Solution: Cohn and most experts recommend parents introduce athletes to several sports and then allow them to decide which they prefer, but that's not to say you can't be a little sneaky. “Don't introduce her to sports you do not like,” says Cohn. Also, kids tend to gravitate toward the sports you play at home. So if you want a future Tiger Woods, get a bucket of balls and start swinging. Still, some of this will be out of your control (e.g., when the entire third-grade class decides that hockey is the coolest and everyone must play), so you have to be prepared to either cave or stay strong.

Are you coach material? 

What to ask yourself before you sign up—from parents who've been there.

1. Am I really going to want to put on a bra and markup before 9 a.m. on a Saturday? “Being held accountable every Saturday for practice and Sundays for soccer games was a lot. A coach has to organize and notify the parents on uniforms, cancellations, rotate a snack schedule, set up the field, attend board meetings, etc. I did find the commitment overwhelming at times, but it was so worth it.” —MEGHAN SHEAR, mom of Ayden, 5

2. Can I remember that these are not the Mets/Patriots/Lakers/________(fill in the team you scream at)? “My focus is on fun, so in practice we play games and give pats on the back to everyone. You'd think this would be a no-brainer, but I see so many coaches making their players stand in line while barking orders for them to run drills. Kids come back to my team season after season.” —WILL YANDELL, dad of Luke, 10, and Sawyer, 5

3. Can I put the parents behaving badly in their place? “From time to time there are parents who enjoy coaching from the sideline, or opposing coaches who act as if they have a World Cup team. With my parents, it's a conversation (which is not the most comfortable) that usually gets things on track. Opposing coaches need to be ignored, unless they start coaching my players, which has led to some (also uncomfortable) conversations on the field.” —W.Y.

4. Can I pretend that my own kids, um, isn't really my kid? “Some favoritism is inevitable and expected, but if you are sacrificing the growth, learning, fun, or experience of the other players for the sake of your son or daughter, you will run into problems. The easiest way I have found to help with this is to approach my team not as my son and nine others, but to treat all ten of the players as my own.” —TRAVIS COPLEY, dad of Tanner, 9, and Tyson, 5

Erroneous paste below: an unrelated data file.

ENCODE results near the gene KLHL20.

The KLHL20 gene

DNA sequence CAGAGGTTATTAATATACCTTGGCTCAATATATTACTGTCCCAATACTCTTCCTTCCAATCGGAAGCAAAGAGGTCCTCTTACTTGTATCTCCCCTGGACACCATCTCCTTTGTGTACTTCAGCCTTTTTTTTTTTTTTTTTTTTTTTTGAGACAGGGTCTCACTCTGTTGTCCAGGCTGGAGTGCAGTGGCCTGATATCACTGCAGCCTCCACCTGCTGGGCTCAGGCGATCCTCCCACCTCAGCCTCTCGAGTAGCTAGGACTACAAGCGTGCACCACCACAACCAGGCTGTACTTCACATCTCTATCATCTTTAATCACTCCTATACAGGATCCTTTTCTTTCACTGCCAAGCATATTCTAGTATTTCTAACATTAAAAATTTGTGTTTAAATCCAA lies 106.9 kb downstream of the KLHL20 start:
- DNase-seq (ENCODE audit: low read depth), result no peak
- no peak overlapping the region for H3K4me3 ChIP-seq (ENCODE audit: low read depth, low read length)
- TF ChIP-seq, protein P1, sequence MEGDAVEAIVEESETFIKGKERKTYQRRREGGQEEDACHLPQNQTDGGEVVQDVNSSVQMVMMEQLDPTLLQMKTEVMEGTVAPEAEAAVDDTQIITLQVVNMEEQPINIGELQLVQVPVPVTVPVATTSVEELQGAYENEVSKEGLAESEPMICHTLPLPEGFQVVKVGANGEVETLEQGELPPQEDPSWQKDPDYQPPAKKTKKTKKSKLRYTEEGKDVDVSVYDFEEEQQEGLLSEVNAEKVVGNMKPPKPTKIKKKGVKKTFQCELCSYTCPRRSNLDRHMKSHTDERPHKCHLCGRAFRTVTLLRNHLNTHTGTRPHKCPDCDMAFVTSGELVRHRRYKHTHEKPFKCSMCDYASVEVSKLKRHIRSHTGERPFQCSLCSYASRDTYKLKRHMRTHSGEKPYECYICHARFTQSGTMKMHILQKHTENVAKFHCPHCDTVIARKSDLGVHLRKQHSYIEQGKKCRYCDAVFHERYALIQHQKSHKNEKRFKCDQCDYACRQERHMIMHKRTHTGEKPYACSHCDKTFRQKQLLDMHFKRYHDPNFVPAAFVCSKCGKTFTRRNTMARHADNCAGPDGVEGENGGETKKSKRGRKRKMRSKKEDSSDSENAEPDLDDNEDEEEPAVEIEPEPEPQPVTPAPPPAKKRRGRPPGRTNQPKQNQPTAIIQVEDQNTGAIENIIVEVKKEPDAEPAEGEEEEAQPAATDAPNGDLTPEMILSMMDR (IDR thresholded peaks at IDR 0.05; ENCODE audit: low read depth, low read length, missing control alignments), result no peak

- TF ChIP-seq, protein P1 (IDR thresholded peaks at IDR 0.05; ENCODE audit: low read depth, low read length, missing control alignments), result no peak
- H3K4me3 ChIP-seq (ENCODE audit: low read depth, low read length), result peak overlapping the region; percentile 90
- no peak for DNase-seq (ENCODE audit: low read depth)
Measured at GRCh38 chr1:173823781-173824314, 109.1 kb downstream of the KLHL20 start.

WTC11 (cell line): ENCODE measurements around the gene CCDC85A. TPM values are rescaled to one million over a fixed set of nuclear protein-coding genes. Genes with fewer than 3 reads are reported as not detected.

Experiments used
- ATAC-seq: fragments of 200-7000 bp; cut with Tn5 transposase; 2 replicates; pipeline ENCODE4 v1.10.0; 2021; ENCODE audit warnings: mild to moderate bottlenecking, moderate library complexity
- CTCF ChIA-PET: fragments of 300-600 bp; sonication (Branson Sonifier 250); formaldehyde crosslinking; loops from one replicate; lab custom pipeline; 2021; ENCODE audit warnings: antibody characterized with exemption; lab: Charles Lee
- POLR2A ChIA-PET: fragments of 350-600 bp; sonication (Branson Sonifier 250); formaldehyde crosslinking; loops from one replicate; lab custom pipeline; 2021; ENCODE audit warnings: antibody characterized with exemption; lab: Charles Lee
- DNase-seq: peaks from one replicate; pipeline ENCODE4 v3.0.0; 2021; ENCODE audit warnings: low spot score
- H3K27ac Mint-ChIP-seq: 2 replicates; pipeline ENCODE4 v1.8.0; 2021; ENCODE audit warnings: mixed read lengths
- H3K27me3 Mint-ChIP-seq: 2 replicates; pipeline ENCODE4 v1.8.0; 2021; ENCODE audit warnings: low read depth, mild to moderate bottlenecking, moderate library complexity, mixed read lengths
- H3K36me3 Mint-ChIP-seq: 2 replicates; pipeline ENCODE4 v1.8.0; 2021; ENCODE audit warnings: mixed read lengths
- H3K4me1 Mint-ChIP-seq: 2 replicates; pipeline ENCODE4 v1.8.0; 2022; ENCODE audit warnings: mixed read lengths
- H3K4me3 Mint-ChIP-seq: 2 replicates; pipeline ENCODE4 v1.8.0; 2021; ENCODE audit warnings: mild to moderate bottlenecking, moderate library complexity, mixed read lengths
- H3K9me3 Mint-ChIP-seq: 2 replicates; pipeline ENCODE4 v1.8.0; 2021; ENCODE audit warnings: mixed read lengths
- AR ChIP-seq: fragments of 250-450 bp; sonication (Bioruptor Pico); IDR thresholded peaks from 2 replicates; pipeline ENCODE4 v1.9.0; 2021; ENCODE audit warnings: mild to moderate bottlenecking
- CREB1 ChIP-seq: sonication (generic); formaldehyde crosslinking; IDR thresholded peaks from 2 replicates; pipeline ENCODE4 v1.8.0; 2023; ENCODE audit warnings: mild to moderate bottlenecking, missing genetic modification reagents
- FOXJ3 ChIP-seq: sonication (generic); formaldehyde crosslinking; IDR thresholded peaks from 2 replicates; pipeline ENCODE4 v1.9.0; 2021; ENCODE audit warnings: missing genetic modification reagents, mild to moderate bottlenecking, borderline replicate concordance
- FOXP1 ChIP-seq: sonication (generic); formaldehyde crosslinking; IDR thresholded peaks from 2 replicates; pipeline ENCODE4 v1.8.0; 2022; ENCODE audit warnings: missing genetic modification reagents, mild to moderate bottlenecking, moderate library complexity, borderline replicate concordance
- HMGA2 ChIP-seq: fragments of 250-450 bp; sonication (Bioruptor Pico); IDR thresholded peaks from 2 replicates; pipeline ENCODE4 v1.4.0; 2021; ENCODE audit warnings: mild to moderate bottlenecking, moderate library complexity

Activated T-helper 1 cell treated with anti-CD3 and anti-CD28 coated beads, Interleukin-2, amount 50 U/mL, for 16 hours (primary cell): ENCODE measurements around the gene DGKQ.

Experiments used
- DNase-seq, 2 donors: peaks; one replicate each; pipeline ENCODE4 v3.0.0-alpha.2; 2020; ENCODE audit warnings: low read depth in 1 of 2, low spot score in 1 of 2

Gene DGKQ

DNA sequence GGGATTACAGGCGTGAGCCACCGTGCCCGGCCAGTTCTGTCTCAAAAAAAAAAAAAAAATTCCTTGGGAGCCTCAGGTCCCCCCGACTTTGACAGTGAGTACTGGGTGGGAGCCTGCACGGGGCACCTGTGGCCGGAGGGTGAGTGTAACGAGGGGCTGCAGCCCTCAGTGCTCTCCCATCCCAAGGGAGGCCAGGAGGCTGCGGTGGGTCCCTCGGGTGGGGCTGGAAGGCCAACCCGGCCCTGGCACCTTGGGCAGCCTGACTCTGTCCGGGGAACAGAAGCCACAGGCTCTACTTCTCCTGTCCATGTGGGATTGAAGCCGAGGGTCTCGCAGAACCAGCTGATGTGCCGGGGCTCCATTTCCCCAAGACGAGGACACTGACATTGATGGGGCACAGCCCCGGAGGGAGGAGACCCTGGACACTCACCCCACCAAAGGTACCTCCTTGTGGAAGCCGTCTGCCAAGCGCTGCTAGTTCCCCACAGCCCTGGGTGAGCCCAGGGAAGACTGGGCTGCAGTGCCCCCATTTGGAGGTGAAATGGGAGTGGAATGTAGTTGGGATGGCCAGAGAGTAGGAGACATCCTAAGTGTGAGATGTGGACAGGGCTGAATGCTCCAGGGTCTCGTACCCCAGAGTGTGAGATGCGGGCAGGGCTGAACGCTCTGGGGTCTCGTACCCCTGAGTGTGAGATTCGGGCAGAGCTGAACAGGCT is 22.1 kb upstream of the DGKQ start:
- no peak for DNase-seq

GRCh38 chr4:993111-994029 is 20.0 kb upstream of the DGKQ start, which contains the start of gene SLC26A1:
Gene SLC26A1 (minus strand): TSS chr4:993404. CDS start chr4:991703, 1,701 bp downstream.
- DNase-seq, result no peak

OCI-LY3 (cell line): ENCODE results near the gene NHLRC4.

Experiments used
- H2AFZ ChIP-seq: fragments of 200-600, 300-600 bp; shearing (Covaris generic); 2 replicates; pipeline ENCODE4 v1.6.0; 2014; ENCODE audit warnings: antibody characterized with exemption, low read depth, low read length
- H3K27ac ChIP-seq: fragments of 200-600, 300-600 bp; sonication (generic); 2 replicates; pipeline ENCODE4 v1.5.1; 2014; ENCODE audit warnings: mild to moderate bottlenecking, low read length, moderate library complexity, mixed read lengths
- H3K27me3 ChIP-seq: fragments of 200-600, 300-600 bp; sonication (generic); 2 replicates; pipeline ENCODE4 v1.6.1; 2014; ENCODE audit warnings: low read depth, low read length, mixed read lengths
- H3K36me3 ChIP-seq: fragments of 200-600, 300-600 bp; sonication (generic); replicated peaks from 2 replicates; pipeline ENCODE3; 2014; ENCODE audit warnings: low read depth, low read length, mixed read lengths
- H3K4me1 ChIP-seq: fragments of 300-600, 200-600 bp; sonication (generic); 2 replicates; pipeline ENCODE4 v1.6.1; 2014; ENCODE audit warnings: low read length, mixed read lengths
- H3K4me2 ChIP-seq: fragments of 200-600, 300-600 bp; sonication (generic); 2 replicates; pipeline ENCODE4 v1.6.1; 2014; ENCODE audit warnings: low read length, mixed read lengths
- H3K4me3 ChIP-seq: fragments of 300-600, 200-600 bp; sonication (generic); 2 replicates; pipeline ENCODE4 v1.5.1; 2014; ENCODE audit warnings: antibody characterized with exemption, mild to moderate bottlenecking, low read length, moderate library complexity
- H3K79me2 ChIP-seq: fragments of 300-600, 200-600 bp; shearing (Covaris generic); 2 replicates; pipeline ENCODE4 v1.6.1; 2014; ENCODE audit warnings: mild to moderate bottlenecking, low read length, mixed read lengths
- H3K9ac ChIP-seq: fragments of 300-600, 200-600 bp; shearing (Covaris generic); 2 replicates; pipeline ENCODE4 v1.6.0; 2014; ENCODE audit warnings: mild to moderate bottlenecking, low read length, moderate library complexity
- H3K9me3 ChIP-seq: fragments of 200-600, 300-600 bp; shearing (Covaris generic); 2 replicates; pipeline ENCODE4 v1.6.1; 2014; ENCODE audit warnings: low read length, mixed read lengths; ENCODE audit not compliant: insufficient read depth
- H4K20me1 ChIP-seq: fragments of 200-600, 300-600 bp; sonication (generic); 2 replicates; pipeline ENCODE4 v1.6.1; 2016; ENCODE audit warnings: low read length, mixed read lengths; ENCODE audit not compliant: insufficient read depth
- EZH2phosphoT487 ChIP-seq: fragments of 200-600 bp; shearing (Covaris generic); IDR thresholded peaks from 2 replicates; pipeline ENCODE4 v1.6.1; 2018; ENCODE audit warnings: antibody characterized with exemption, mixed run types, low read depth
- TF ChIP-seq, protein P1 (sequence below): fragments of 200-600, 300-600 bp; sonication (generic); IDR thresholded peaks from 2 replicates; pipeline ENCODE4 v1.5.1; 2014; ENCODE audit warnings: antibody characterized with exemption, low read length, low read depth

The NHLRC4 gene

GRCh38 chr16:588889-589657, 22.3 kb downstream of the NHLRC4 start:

5. Can I leave it on the field? “If kids see their coach being a poor sport after a loss, they will develop this same attitude. They should see their coach highlighting the positives while building from the negatives. If your goal is to win every game by as many points as possible, do us all a favor and don't coach. If your goal is to teach, mentor, and build confidence, youth sports needs you!” —T.C.

There's always one parent who takes it all a little too seriously. How to tell if it's you:

  • You arrive at games 30 minutes ahead of time to warm up…your cheering voice.
  • The following phrases come out of your mouth: Get him! Get her! Get them! Get your head out of your a**!
  • You get laryngitis after every game.
  • There are no other parents within a 10-foot radius of you.
  • The coach runs the other way when he sees you walking toward him.
  • When you tell your child you have to miss her game, she looks relieved.
  • You need a stiff drink after every game. Even the morning ones.
  • You have never, not ever, sat during a game.
  • You own a bullhorn.

Bumps, Bruises and Sprains

One third of all kids' injuries occur during sports activity, but before you bubble-wrap your little athlete, read this:

Sports update: Alex did wind up joining that indoor soccer league (turns out games are all held in the same nearby gym about ten minutes from our house). I was a little wary as I watched the kids plow into each other (and the walls) at top speed. But the only injury was a concussion one of the kids got when he fell off his kitchen counter. Yes, sports can be dangerous but not more than, say, climbing trees (or countertops). Four ways to keep your co-pays down:

1. Get in the Game Parents need to know proper tackling technique for football—and proper header technique for soccer and checking technique for hockey, etc. USA Football's Heads Up program has instructional videos for parents (usafootball.com).

2. Don't Push the Glory Positions Having a star pitcher sounds great…until he's having shoulder surgery at 13. “Beware of overuse injuries,” says Pieroth. Unlike acute injuries (broken bones, concussions, and sprains), overuse injuries develop as a result of repetitive strain (think pitching, throwing, running, shooting) or playing when a previous injury hasn't healed properly.

3. Remember Kids Grow—Fast Whether it's a fielder's mask, a cup, shoulder pads, or a helmet, be sure sports equipment not only has the most up-to-date technology but that it fits, and that he wears it consistently and correctly.

4. Meddle a Bit You don't want to be the one pushing for more playing time, but you can get up in your coach's biz about safety. Training in first-aid and injury prevention is a must—especially when it comes to concussion—and a first-aid kit should be on hand at all times. (The CDC has online courses at cdc.gov/concussion.)